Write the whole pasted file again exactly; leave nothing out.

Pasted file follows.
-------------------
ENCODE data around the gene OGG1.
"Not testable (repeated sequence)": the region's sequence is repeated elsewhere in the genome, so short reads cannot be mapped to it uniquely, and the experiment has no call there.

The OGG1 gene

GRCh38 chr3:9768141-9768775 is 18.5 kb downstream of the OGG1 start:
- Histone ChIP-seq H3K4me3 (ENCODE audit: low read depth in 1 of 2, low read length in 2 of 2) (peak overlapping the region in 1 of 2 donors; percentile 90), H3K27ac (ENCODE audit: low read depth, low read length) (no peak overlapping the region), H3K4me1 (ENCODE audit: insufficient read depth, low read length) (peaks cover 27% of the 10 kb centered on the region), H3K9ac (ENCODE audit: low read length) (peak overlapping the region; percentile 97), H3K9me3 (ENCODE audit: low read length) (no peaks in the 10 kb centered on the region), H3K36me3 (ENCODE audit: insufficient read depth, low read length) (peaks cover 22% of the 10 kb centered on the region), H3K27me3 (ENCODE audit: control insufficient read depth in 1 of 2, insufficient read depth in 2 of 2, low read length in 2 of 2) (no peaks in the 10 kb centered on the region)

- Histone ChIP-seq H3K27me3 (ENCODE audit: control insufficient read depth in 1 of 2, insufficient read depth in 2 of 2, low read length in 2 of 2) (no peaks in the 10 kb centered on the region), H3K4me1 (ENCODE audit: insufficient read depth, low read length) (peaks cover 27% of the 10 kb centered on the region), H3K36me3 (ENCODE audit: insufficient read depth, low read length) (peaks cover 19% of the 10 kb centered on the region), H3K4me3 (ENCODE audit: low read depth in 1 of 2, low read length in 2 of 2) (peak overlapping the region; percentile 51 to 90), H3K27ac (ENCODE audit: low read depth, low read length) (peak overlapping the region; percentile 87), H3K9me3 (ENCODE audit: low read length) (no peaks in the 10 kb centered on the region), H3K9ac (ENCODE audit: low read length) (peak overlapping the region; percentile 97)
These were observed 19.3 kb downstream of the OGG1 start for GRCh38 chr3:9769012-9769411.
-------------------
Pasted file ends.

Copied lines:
ENCODE data around the gene OGG1.
"Not testable (repeated sequence)": the region's sequence is repeated elsewhere in the genome, so short reads cannot be mapped to it uniquely, and the experiment has no call there.

The OGG1 gene

GRCh38 chr3:9768141-9768775 is 18.5 kb downstream of the OGG1 start:
- Histone ChIP-seq H3K4me3 (ENCODE audit: low read depth in 1 of 2, low read length in 2 of 2) (peak overlapping the region in 1 of 2 donors; percentile 90), H3K27ac (ENCODE audit: low read depth, low read length) (no peak overlapping the region), H3K4me1 (ENCODE audit: insufficient read depth, low read length) (peaks cover 27% of the 10 kb centered on the region), H3K9ac (ENCODE audit: low read length) (peak overlapping the region; percentile 97), H3K9me3 (ENCODE audit: low read length) (no peaks in the 10 kb centered on the region), H3K36me3 (ENCODE audit: insufficient read depth, low read length) (peaks cover 22% of the 10 kb centered on the region), H3K27me3 (ENCODE audit: control insufficient read depth in 1 of 2, insufficient read depth in 2 of 2, low read length in 2 of 2) (no peaks in the 10 kb centered on the region)

- Histone ChIP-seq H3K27me3 (ENCODE audit: control insufficient read depth in 1 of 2, insufficient read depth in 2 of 2, low read length in 2 of 2) (no peaks in the 10 kb centered on the region), H3K4me1 (ENCODE audit: insufficient read depth, low read length) (peaks cover 27% of the 10 kb centered on the region), H3K36me3 (ENCODE audit: insufficient read depth, low read length) (peaks cover 19% of the 10 kb centered on the region), H3K4me3 (ENCODE audit: low read depth in 1 of 2, low read length in 2 of 2) (peak overlapping the region; percentile 51 to 90), H3K27ac (ENCODE audit: low read depth, low read length) (peak overlapping the region; percentile 87), H3K9me3 (ENCODE audit: low read length) (no peaks in the 10 kb centered on the region), H3K9ac (ENCODE audit: low read length) (peak overlapping the region; percentile 97)
These were observed 19.3 kb downstream of the OGG1 start for GRCh38 chr3:9769012-9769411.